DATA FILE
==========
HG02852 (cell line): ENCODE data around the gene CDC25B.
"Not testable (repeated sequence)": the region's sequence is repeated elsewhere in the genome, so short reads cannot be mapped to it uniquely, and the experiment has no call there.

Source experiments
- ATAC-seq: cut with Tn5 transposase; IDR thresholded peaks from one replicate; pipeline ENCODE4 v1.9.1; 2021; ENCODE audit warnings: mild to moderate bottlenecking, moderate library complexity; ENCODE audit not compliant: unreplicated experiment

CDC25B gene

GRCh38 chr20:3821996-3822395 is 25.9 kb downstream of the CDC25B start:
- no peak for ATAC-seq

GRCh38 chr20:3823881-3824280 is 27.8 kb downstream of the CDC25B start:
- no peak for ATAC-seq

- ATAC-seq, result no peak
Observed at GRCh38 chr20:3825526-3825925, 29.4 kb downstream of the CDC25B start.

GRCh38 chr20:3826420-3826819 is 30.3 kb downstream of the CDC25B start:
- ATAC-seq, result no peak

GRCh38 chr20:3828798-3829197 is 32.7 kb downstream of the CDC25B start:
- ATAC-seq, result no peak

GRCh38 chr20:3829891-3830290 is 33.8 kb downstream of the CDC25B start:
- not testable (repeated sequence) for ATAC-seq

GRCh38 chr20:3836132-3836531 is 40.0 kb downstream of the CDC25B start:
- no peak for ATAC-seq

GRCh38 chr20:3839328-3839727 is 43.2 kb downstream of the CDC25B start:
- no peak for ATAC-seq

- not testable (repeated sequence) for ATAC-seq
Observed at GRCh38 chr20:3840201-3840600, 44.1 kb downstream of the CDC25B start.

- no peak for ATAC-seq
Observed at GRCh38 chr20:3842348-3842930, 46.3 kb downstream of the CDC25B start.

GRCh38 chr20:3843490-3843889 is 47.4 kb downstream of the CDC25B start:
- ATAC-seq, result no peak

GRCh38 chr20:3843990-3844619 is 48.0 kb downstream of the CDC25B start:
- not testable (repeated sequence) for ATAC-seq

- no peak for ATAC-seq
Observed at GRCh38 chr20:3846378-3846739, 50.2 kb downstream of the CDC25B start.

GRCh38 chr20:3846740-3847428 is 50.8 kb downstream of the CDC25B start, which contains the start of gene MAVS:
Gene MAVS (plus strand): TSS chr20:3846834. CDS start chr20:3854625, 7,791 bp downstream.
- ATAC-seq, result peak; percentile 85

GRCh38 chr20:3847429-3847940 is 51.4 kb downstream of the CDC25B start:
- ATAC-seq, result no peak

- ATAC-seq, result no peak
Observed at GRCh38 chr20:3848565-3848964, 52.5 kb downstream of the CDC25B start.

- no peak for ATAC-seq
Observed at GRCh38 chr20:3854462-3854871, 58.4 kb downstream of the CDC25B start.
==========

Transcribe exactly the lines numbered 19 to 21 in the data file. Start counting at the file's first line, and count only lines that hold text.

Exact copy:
- no peak for ATAC-seq

GRCh38 chr20:3839328-3839727 is 43.2 kb downstream of the CDC25B start:
- no peak for ATAC-seq